The Book of Strange New Things

Michel Faber. Random/Hogarth, $28 (512p) ISBN 978-0-553-41884-2
Faber’s (The Crimson Petal and the White) novel could at first be mistaken for another period piece, as a Christian missionary named Peter bids farewell to his devoted wife, Beatrice, and departs on a mission in foreign lands. Only gradually does the reader discover that the book is set in the far future, where half of what survives is owned by a shadowy company called USIC and that it is not the inhabitants of a mere continent whose souls Peter aims to save, but those of a whole new planet, known as Oasis. He finds willing converts in the alien Oasans—they are eager to learn each new lesson from the Bible, which they call The Book of Strange New Things—but his relations with his fellow human colonists are far rockier. What’s worse, Beatrice writes to Peter with grim reports of life back on Earth, where a series of calamities seems to signal the coming apocalypse; more devastating is her confession that she is pregnant with their child in an environment suddenly less hospitable to life than Oasis. Peter will come to question both the finer points of Scripture and his faith as he chooses between the old world and the new. Faber’s story isn’t eventful enough to support its length, and Beatice and Peter’s correspondence grows tiresome. But the book wears its strong premise and mixture of Biblical and SF tropes extremely well. (Oct.)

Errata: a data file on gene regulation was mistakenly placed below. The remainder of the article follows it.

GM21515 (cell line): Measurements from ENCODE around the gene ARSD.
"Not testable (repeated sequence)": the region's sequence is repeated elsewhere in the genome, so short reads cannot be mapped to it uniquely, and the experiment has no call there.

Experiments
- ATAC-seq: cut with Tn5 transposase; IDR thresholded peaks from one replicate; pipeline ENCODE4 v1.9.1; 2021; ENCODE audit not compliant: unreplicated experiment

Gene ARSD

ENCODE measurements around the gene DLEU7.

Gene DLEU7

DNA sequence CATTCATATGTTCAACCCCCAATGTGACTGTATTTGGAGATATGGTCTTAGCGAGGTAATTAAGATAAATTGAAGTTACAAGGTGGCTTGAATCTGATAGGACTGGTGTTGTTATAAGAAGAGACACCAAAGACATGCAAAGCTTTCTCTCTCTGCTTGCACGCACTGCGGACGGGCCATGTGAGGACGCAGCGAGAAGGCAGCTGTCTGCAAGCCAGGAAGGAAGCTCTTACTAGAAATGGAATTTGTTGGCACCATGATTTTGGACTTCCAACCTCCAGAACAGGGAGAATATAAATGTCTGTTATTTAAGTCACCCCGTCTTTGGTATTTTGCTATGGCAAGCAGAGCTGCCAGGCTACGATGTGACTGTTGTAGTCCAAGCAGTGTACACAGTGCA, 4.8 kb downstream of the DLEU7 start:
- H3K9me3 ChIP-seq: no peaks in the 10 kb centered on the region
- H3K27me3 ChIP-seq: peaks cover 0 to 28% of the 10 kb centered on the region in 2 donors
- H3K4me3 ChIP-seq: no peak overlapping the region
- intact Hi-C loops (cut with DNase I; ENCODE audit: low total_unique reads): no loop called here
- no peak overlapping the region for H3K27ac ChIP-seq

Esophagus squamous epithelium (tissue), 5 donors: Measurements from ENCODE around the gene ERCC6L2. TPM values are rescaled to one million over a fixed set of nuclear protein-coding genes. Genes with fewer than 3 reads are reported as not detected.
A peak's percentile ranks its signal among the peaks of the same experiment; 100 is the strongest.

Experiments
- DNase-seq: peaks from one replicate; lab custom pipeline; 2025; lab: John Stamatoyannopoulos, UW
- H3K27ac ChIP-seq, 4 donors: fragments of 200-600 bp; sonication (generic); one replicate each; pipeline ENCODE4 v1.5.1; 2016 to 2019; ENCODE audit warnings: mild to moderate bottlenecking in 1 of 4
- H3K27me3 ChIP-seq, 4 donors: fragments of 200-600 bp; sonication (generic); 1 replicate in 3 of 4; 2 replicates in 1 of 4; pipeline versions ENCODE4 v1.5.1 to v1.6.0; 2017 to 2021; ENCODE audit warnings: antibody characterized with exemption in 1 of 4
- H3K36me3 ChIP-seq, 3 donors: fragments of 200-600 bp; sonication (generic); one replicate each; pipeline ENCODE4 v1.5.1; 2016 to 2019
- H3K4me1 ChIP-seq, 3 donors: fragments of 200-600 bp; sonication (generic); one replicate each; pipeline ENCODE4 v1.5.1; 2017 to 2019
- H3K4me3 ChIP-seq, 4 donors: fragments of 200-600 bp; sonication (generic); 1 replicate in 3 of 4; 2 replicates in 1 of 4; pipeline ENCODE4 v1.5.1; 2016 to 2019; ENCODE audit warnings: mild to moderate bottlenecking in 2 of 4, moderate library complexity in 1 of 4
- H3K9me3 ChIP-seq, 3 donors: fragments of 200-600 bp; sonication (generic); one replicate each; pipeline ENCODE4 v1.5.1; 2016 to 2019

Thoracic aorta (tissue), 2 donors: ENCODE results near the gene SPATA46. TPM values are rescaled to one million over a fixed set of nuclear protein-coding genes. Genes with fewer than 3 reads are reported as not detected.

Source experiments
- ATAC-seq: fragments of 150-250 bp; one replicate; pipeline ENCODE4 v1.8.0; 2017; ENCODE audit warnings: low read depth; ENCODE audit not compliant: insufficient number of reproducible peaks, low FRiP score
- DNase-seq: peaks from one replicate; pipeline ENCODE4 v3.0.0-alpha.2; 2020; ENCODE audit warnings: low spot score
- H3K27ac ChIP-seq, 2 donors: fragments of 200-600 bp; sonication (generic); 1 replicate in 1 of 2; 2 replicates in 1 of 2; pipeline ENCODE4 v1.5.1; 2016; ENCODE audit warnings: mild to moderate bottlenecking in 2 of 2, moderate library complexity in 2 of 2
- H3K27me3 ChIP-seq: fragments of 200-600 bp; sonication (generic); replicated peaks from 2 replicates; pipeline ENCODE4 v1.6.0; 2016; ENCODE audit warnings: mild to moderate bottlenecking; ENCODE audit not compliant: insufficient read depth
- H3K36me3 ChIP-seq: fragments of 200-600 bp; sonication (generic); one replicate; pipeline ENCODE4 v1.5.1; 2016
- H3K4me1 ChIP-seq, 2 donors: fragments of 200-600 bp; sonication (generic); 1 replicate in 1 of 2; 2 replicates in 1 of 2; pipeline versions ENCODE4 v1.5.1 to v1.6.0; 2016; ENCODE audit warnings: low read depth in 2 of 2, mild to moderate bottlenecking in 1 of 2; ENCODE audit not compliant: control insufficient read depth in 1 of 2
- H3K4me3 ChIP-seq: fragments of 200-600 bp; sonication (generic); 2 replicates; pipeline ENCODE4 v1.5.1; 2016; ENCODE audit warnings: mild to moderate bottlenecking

Reviewed on: 07/21/2014
Release date: 10/28/2014
Hardcover - 592 pages - 978-1-4434-3606-9
Ebook - 592 pages - 978-1-4434-3608-3
Compact Disc - 978-0-553-54623-1
Paperback - 528 pages - 978-0-553-41886-6
Hardcover - 500 pages - 978-1-78211-406-2
Paperback - 592 pages - 978-1-78211-407-9
Compact Disc - 978-0-553-54621-7
Paperback - 592 pages - 978-1-4434-3607-6
Downloadable Audio - 978-1-4434-4287-9
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